Campaigners have warned journalists not to repeat the mistake of parroting inflated viewing figures for royal events, saying that research shows as many as 8bn people will NOT be watching.

Republic has previously challenged claims that 2bn people watched the royal wedding in 2011, or the nonsensical suggestion that 5bn people watched the Queen's funeral last year.

The world's population passed 8 billion last year.

Simple analysis from a variety of sources, and a dose of common sense, puts likely global viewing figures at between one hundred and three hundred million. That would mean between 7.7bn and 7.8bn were ignoring the event.

Republic also questions the extent to which people watch the wedding, pointing out that viewers do not necessarily sit down to the watch the whole event, and many may only watch a few minutes.

Speaking for Republic, Graham Smith said today:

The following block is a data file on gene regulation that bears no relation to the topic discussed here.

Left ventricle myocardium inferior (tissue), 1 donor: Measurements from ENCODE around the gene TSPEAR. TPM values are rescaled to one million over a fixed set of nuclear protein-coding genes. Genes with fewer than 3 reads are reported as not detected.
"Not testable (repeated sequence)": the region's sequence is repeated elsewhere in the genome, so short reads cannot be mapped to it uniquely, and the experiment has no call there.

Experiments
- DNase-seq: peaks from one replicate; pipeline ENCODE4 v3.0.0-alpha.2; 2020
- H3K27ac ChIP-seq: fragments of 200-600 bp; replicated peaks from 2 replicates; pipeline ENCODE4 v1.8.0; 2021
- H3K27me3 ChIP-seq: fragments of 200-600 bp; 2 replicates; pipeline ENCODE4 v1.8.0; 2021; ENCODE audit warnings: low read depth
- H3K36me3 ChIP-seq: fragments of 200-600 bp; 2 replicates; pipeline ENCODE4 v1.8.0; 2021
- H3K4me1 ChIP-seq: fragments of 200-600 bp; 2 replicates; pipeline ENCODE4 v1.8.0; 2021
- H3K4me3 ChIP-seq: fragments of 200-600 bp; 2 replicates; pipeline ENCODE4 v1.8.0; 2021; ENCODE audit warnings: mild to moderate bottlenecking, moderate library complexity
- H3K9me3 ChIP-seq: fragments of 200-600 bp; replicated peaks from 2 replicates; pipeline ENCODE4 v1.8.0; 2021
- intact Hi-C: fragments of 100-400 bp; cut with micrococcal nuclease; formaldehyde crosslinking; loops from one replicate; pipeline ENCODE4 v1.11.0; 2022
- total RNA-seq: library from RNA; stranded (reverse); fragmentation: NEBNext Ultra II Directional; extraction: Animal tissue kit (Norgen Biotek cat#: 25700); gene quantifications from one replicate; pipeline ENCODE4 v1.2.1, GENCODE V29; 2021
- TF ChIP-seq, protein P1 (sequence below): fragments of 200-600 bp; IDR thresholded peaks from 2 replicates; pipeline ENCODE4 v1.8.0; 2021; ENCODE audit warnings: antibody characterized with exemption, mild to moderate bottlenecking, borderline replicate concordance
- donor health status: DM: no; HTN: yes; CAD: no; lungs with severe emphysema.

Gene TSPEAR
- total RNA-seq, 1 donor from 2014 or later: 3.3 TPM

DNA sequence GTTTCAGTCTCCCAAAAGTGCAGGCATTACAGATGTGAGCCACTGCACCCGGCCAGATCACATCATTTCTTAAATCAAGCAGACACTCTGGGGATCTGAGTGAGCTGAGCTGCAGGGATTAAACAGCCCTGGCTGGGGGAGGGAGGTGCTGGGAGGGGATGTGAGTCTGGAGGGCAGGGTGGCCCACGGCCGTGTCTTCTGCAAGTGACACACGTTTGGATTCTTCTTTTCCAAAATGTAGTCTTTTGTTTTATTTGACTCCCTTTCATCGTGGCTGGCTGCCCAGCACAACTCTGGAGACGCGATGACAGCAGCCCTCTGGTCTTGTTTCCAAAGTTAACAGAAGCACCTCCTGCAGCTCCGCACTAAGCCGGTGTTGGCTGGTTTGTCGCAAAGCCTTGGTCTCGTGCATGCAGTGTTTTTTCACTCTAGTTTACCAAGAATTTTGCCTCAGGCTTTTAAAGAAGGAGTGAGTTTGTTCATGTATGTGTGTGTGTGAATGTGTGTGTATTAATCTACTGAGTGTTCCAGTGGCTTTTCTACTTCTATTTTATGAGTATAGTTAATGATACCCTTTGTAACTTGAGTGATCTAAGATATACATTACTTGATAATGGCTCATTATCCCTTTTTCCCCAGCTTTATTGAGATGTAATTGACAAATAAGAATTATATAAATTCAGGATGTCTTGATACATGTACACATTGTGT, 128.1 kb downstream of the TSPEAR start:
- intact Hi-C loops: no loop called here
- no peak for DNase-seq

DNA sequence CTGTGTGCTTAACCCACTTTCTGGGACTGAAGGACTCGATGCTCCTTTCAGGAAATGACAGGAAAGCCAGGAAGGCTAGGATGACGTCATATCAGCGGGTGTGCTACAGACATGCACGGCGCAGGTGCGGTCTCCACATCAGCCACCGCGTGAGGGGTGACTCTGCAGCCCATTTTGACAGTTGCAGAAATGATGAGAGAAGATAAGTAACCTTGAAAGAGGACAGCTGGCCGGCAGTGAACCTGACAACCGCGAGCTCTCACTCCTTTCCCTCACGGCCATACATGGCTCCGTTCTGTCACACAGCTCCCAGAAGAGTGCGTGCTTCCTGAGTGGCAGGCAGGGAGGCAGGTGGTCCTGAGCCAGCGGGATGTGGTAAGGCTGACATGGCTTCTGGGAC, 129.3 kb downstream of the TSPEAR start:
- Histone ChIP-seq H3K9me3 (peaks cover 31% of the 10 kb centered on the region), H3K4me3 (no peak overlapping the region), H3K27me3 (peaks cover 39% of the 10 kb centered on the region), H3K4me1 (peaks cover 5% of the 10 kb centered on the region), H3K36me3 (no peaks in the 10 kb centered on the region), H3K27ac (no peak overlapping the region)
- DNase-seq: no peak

"Global viewing figures are always difficult to measure. But to suggest the coronation would attract even half a billion does not stand up to scrutiny."

"All the available evidence suggests that global interest, while high in certain places, is generally far lower than for sporting or other major national events."

"Olympic opening ceremonies and the first inauguration of President Obama are among those events that are likely to have had larger global audiences, with good reason."

"It's really important we get a clear and accurate picture of interest in the monarchy and their set-piece events, as these nonsense figures only mislead the public and distort the debate on the monarchy."

"I'm calling on all journalists to ignore those inflated figures and accept that global viewing figures are hard to calculate, but what evidence there is points to a figure below 300m."

The following reports give a clearer assessment of global TV ratings for major events.